Legislative Update: Broadening of Cal/OSHA Citation Authority (SB 606)in Home, In The News, Employment Law, Agriculture
October 13, 2021
Governor Newsom recently signed Senate Bill 606 [SB 606], strengthening the authority of Cal/OSHA, an entity familiar to most employers.
As background, after the creation of federal OSHA in 1971, California followed suit two years later giving parallel investigatory authority to its own agency, Cal/OSHA. Broadly, Cal/OSHA’s statutory duty is to put in place workplace safety standards that employers in California must adhere to. Cal/OSHA is also tasked with responding to worker complaints and investigating worksites where there is evidence that standards are not being met and, if necessary, penalizing employers who fail to meet standards and put their workers in unnecessary danger.
In 1990, federal OSHA promulgated an instruction that laid out the basis of the “egregious or violation-by-violation penalty procedure.” The instruction specifically laid out the rationale for the agency’s penalty procedure:
Over the past several years, in a limited number of cases OSHA has alleged a separate violation and proposed a separate penalty for each instance of noncompliance with OSHA recordkeeping regulations, with the safety and health standards, and with the General Duty Clause [Section 5(a)(1) of the Occupational Safety and Health Act (the Act)]. The resulting large aggregate penalties are part of a compliance strategy which improves the efficiency and effectiveness of the agency and conserves its limited resources… The large proposed penalties that accompany violation-by-violation citations are not, therefore, primarily punitive nor exclusively directed at individual sites or workplaces; they serve a public policy purpose; namely, to increase the impact of OSHA's limited enforcement resources. …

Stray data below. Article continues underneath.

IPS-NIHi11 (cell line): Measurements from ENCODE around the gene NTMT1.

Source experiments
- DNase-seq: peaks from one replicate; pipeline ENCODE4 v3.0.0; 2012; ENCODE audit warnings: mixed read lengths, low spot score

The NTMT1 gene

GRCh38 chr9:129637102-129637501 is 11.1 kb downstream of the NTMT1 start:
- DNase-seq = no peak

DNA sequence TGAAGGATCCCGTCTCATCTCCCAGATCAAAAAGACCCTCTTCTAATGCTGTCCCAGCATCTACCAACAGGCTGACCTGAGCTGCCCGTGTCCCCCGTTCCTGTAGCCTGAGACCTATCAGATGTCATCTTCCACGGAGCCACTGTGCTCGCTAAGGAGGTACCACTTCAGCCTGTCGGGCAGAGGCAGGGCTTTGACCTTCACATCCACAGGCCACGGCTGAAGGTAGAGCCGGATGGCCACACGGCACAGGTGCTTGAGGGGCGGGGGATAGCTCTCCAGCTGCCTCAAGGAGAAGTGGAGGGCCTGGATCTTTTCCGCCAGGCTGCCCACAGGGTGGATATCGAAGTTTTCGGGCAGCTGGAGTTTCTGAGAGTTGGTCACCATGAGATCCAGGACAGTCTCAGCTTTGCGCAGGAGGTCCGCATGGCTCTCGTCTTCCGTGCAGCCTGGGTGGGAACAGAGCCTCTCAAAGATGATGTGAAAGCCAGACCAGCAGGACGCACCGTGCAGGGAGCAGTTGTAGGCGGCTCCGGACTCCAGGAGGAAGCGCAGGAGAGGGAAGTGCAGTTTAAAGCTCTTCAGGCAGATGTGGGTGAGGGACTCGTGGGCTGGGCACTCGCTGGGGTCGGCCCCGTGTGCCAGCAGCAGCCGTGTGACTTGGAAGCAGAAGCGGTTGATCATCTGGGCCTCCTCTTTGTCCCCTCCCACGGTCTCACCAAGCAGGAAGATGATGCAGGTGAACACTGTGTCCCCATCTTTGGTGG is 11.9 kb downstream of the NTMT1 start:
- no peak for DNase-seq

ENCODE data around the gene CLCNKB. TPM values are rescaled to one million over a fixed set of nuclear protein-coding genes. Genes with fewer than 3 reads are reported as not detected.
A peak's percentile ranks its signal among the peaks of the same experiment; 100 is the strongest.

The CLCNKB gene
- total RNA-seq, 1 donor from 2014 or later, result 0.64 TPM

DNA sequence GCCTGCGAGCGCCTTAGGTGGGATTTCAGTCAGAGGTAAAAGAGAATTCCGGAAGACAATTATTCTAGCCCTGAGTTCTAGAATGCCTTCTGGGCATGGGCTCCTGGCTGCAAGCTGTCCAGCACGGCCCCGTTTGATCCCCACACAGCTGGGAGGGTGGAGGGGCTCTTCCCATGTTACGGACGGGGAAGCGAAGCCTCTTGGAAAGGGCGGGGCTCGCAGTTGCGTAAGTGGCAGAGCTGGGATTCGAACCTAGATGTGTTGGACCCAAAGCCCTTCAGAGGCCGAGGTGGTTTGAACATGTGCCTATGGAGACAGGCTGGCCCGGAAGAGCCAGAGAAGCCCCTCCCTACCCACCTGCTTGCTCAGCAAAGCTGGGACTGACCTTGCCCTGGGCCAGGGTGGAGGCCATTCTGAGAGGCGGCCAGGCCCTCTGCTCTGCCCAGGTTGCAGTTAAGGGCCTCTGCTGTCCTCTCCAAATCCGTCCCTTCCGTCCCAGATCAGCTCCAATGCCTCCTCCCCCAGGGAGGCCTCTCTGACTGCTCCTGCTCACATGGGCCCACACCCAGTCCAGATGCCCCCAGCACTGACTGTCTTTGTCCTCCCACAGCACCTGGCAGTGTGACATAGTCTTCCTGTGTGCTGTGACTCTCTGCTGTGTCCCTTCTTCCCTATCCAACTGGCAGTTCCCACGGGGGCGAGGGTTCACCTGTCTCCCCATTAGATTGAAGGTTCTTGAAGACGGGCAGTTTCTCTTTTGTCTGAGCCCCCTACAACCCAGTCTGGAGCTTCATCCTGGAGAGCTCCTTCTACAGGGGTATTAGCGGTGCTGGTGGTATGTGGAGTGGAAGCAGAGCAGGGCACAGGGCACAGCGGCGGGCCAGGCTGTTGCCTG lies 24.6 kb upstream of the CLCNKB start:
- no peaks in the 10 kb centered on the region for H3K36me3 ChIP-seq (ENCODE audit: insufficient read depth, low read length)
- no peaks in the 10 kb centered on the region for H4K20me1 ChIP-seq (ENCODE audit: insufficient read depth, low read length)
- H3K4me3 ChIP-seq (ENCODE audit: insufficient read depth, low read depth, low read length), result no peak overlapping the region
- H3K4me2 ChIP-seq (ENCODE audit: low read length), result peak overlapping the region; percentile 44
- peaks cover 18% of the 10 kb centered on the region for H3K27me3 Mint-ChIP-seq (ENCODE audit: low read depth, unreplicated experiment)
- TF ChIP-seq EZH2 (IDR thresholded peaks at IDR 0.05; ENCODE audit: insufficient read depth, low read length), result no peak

In this vein, SB 606 attempts to mirror the federal instruction. Here are the specifics:
1) SB 606 establishes a rebuttable presumption that an employer who has multiple worksites has committed an enterprise-wide violation if either of the following are true:
- The employer has a written policy or procedure that violates certain statutes and regulations.
- Cal/OSHA has evidence of a pattern or practice of the same violation or violations involving more than one of the employer’s worksites.
2) It prohibits Cal/OSHA from issuing a notice instead of a citation if either of the following are true:
- The employer’s violations are serious, willful, or arise from a failure to abate.
- The number of first instance violations found in the inspection, other than serious, willful or repeated violations, is 10 or more violations.
4) Defines “egregious violation” to mean a willful violation, where one or more of the following is true about the employer:
- The employer, intentionally through voluntary action or inaction, made no reasonable effort to eliminate the known violation.
- The violations resulted in worker fatalities, a worksite catastrophe, or a large number of injuries or illnesses.
- The violations resulted in persistently high rates of worker injuries or illnesses.
- The employer has an extensive history of prior violations of this section of Labor Code.
- The employer has intentionally disregarded their health and safety responsibilities.
- The employer’s conduct, taken as a whole, amounts to clear bad faith in performance of their duties to provide occupational safety to their employees.
- The employer has committed a large number of violations so as to undermine the effectiveness of any safety and health program that might be in place.
- The conduct underlying an egregious violation must have occurred within the five years preceding the citation. Once a violation is determined to be egregious, that determination remains in effect for five years.
6) Requires that any employer who commits an enterprise-wide violation may be assessed a civil penalty of not more than $123,709.
Thus, SB 606 attempts to codify the federal egregious violation standard at the state level and give Cal/OSHA the ability to stack penalties -- counting each employee affected by the violation as a separate violation for determining fines and penalties where the maximum penalty is per violation, per employee -- in cases where an employer has willfully and negligently refused to keep up safety standards. If you have questions about the new rules or need help with a Cal/OSHA inspection or citation, contact McKague Rosasco LLP.